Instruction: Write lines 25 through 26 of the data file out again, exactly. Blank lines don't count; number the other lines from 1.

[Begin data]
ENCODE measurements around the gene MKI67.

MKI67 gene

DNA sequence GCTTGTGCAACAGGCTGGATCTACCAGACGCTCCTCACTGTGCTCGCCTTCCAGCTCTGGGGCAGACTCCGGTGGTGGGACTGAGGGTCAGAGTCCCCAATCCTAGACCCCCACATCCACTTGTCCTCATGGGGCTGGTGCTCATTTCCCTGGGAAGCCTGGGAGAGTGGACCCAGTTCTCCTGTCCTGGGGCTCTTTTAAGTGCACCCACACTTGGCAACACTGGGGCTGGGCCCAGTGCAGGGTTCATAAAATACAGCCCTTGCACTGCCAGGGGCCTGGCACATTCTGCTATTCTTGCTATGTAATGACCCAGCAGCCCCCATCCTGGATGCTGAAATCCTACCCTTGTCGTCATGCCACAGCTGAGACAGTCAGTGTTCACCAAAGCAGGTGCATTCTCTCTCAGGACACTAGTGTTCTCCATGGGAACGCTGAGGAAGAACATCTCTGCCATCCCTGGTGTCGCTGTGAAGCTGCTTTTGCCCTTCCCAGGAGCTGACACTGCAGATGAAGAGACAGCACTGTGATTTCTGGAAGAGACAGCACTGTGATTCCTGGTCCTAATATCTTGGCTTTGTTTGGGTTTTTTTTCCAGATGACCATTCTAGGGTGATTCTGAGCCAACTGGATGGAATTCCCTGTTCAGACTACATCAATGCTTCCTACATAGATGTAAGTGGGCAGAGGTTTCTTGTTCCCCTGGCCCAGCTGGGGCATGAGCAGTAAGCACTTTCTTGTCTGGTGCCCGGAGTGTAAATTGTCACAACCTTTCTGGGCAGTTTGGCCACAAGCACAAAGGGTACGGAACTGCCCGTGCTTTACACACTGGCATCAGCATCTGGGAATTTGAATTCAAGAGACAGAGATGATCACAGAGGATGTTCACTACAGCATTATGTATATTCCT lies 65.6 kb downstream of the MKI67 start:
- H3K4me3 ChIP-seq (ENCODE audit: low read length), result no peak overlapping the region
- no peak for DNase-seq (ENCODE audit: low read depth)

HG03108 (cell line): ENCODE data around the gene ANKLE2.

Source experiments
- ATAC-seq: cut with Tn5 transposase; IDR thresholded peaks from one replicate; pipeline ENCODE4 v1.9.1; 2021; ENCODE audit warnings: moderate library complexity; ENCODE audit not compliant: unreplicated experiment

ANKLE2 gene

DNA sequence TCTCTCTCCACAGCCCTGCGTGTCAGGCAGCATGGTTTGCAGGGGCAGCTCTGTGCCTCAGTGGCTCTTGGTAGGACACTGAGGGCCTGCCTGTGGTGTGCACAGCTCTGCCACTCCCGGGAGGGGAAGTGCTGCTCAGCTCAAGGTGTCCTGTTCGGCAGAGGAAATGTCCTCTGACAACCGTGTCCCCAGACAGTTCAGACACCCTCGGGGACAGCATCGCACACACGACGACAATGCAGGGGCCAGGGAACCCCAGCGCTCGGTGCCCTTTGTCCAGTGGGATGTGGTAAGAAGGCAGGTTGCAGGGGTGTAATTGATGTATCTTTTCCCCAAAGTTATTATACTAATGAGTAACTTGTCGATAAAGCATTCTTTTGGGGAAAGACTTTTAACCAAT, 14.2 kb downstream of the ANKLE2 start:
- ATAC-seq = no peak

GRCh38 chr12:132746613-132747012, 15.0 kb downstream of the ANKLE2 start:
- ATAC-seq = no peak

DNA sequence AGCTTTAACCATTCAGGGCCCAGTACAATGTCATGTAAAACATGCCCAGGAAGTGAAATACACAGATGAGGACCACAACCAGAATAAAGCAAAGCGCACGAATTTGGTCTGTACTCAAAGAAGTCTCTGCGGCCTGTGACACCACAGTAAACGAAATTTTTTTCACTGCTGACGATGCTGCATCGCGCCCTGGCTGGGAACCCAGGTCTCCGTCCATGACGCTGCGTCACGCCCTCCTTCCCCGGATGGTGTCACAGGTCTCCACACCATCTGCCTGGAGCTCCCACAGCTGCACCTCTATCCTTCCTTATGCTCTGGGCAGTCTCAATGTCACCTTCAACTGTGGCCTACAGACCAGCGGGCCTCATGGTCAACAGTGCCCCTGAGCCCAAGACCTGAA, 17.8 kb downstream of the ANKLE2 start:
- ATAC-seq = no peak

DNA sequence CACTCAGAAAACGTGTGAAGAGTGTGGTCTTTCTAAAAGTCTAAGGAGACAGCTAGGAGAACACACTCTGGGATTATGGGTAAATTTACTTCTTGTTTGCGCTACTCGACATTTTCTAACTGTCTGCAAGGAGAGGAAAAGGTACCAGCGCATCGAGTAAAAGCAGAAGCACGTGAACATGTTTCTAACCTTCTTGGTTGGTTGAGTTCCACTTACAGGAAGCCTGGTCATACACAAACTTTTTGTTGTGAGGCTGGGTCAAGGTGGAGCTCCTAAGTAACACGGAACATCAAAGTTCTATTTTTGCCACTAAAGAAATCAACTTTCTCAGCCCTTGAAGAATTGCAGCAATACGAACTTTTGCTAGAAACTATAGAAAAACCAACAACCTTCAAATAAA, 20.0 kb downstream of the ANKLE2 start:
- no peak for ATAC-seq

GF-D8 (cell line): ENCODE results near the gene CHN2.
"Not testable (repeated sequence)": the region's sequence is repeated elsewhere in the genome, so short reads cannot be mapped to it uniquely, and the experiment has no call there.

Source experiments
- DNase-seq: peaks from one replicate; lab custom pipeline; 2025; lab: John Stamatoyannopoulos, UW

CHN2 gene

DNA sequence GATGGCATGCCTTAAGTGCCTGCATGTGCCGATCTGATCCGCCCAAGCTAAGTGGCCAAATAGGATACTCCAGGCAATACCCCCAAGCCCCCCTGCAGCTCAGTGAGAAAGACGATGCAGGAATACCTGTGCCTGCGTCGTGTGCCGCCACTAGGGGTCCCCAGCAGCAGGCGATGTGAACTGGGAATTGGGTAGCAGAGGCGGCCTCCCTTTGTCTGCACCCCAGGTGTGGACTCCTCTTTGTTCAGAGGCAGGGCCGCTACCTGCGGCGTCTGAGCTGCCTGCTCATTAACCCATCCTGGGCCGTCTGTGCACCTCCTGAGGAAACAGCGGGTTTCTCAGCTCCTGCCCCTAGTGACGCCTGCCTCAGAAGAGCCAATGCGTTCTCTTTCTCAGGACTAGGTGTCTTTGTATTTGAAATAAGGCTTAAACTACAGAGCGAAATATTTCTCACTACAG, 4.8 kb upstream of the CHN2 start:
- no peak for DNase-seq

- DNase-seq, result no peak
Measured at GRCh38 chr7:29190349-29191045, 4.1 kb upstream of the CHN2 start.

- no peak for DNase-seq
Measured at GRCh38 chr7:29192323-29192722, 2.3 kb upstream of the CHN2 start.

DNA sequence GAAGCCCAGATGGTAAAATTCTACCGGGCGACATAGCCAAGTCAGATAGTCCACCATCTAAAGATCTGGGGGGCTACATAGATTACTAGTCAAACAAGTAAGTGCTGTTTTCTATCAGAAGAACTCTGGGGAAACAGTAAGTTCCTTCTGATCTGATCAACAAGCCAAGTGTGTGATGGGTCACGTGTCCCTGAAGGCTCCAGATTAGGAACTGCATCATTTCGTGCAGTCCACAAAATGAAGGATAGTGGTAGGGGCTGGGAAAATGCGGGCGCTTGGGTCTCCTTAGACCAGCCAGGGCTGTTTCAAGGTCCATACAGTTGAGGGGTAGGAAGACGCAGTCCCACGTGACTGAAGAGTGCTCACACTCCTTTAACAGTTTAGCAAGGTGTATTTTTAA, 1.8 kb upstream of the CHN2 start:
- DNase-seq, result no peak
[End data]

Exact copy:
- DNase-seq, result no peak
Measured at GRCh38 chr7:29190349-29191045, 4.1 kb upstream of the CHN2 start.